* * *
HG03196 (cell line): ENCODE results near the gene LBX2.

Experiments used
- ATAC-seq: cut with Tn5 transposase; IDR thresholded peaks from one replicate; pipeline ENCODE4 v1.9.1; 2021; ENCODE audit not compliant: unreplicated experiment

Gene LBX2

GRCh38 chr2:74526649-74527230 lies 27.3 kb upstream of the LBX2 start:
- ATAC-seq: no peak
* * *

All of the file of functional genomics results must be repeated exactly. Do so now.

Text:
HG03196 (cell line): ENCODE results near the gene LBX2.

Experiments used
- ATAC-seq: cut with Tn5 transposase; IDR thresholded peaks from one replicate; pipeline ENCODE4 v1.9.1; 2021; ENCODE audit not compliant: unreplicated experiment

Gene LBX2

GRCh38 chr2:74526649-74527230 lies 27.3 kb upstream of the LBX2 start:
- ATAC-seq: no peak